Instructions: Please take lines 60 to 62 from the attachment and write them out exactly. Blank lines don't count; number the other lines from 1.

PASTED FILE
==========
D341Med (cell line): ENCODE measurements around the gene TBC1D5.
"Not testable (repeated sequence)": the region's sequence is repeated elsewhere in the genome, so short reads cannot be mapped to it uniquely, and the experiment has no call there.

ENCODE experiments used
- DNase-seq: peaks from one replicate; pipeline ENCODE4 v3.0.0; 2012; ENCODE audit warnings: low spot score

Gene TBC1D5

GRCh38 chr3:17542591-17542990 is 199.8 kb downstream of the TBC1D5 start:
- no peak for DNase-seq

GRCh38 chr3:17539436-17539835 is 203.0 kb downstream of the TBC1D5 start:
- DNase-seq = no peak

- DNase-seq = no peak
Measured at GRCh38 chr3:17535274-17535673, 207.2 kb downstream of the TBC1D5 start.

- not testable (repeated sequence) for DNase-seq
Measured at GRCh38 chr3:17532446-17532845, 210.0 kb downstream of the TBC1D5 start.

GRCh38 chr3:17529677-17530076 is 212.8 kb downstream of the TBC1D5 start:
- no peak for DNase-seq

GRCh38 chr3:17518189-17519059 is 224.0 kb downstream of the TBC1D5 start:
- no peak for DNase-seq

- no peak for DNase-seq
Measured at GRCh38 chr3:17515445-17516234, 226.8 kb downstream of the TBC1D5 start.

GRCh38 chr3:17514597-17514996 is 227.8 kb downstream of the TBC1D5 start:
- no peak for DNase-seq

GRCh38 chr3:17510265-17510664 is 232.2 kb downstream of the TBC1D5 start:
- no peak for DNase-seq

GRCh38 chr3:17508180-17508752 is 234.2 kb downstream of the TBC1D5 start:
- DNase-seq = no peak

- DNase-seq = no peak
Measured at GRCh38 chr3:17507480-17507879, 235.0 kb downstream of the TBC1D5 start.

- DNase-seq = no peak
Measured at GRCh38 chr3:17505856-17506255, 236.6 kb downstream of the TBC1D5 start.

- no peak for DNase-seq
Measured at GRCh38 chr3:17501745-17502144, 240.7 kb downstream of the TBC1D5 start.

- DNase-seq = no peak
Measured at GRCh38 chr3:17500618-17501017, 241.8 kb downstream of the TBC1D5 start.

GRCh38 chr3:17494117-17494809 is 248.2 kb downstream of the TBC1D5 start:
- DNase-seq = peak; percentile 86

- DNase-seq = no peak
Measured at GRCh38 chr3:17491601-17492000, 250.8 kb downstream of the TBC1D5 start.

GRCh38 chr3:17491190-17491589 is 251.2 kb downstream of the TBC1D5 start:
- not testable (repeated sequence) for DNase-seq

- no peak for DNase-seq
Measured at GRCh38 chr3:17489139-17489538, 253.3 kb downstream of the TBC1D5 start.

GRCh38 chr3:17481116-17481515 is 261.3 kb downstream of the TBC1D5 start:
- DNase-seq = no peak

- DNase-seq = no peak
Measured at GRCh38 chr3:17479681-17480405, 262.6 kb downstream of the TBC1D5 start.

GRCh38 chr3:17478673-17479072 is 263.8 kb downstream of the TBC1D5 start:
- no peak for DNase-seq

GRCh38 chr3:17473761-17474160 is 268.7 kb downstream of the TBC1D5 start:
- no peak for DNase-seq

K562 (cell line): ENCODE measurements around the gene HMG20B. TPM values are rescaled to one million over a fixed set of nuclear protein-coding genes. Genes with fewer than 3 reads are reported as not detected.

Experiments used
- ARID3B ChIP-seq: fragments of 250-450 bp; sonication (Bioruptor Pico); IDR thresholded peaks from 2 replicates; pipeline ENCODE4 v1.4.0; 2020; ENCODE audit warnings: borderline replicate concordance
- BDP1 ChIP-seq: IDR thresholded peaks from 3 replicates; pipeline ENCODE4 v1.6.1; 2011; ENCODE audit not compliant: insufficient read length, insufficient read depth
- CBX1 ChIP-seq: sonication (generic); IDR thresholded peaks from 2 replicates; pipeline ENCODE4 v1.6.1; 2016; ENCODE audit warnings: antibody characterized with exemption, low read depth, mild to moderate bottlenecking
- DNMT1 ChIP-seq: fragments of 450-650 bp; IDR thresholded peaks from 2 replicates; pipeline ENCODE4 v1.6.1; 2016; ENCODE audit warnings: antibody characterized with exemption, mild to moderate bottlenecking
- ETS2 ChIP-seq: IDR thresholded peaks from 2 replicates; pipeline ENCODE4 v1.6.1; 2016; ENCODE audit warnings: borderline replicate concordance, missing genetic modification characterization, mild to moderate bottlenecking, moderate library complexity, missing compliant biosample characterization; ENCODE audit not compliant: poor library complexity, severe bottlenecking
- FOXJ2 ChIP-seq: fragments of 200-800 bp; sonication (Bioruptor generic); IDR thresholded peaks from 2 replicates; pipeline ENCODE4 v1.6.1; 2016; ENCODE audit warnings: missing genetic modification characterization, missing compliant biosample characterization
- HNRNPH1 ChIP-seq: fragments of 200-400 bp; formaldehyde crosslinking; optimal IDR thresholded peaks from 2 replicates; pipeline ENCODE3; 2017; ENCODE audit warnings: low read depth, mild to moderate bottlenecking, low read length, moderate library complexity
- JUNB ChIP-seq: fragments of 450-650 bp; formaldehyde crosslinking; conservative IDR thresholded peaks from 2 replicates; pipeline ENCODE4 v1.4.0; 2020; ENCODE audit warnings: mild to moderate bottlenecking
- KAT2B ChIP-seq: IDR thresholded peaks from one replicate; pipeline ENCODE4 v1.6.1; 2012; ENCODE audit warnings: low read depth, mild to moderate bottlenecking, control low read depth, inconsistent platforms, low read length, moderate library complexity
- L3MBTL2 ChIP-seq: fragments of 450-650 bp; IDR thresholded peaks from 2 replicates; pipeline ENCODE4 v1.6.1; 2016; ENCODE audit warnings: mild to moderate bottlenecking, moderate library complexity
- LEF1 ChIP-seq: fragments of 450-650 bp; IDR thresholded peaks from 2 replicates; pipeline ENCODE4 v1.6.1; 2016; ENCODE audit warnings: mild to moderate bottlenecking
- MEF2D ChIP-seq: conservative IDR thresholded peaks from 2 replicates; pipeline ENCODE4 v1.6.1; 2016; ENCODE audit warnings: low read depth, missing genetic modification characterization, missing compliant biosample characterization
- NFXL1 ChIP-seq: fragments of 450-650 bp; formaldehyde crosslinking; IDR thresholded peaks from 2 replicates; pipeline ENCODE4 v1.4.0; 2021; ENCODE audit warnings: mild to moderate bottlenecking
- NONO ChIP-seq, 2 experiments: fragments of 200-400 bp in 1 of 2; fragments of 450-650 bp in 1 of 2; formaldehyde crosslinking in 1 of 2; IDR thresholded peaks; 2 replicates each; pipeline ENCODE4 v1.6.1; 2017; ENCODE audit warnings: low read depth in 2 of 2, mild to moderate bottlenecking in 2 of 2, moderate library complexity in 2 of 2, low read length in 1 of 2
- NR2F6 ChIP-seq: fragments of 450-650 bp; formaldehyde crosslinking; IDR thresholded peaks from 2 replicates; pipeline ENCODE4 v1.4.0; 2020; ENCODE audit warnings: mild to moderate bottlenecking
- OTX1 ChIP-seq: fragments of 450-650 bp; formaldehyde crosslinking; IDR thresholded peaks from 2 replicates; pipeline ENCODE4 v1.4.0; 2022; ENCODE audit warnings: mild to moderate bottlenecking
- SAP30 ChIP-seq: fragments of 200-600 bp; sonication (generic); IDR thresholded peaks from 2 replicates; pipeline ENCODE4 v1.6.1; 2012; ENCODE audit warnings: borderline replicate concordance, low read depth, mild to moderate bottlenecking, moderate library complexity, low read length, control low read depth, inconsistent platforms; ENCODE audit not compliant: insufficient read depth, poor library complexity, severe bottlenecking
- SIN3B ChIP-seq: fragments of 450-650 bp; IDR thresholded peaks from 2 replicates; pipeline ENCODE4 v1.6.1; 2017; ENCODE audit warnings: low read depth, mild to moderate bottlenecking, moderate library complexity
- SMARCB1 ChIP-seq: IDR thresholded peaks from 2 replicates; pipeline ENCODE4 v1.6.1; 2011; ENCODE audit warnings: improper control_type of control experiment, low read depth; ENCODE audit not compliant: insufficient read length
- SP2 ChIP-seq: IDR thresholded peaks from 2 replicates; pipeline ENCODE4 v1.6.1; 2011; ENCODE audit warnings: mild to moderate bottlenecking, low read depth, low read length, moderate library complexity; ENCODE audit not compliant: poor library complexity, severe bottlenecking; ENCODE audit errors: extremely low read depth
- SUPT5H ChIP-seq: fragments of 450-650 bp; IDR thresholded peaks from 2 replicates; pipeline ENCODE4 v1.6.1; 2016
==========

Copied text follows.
- KAT2B ChIP-seq: IDR thresholded peaks from one replicate; pipeline ENCODE4 v1.6.1; 2012; ENCODE audit warnings: low read depth, mild to moderate bottlenecking, control low read depth, inconsistent platforms, low read length, moderate library complexity
- L3MBTL2 ChIP-seq: fragments of 450-650 bp; IDR thresholded peaks from 2 replicates; pipeline ENCODE4 v1.6.1; 2016; ENCODE audit warnings: mild to moderate bottlenecking, moderate library complexity
- LEF1 ChIP-seq: fragments of 450-650 bp; IDR thresholded peaks from 2 replicates; pipeline ENCODE4 v1.6.1; 2016; ENCODE audit warnings: mild to moderate bottlenecking